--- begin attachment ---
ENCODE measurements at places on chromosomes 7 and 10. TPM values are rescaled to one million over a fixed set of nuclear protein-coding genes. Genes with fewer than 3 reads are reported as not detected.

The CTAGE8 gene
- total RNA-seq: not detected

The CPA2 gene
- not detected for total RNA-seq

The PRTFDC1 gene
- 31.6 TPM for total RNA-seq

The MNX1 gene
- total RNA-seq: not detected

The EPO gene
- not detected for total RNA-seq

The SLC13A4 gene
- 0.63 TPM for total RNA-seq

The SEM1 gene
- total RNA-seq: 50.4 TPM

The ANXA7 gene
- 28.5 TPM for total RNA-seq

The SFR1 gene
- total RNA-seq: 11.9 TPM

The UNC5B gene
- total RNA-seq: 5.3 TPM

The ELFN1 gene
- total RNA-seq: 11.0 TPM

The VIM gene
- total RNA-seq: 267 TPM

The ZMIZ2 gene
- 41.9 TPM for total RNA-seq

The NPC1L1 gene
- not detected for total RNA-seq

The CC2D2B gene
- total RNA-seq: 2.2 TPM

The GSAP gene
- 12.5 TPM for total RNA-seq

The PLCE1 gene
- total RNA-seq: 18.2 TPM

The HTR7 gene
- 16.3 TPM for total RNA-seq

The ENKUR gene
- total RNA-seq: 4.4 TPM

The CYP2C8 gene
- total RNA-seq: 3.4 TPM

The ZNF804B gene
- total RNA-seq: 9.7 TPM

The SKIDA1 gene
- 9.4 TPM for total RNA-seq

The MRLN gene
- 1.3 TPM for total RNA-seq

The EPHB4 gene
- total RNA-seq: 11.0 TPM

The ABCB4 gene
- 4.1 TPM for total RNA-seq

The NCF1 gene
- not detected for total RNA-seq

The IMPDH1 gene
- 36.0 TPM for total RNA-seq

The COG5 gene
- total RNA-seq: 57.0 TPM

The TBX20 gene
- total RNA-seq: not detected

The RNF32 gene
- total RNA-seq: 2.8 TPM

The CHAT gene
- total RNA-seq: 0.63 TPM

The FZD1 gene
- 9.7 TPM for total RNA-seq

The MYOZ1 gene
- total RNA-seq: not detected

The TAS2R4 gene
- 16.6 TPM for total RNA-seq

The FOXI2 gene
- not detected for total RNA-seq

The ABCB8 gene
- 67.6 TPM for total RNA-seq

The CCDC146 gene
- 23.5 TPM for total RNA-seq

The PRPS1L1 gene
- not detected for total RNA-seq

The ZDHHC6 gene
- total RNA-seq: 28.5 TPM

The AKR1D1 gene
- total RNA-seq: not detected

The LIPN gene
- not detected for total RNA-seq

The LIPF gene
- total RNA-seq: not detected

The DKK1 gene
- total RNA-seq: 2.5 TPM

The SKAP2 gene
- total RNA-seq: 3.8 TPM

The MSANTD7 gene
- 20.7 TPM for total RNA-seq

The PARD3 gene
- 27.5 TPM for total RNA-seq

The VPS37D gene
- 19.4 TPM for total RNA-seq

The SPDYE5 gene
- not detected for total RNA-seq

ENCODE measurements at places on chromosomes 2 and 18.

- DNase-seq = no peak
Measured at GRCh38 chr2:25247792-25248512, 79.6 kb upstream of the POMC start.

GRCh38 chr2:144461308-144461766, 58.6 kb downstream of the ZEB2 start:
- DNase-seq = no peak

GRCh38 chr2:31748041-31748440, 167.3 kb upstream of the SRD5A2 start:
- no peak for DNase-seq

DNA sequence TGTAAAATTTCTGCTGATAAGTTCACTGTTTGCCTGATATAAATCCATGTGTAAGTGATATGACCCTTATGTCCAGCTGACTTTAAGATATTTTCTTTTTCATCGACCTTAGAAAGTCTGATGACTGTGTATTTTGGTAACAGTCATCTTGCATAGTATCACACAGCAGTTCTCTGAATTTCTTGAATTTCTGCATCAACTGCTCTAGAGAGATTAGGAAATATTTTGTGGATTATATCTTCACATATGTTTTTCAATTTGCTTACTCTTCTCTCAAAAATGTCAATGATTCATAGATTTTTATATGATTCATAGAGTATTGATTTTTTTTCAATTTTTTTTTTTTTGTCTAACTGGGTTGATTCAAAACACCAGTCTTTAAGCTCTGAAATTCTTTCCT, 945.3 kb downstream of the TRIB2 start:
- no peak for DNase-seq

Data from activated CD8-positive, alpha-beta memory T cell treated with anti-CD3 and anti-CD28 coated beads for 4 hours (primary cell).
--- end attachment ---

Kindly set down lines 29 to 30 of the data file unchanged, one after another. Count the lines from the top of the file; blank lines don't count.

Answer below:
- not detected for total RNA-seq

The CC2D2B gene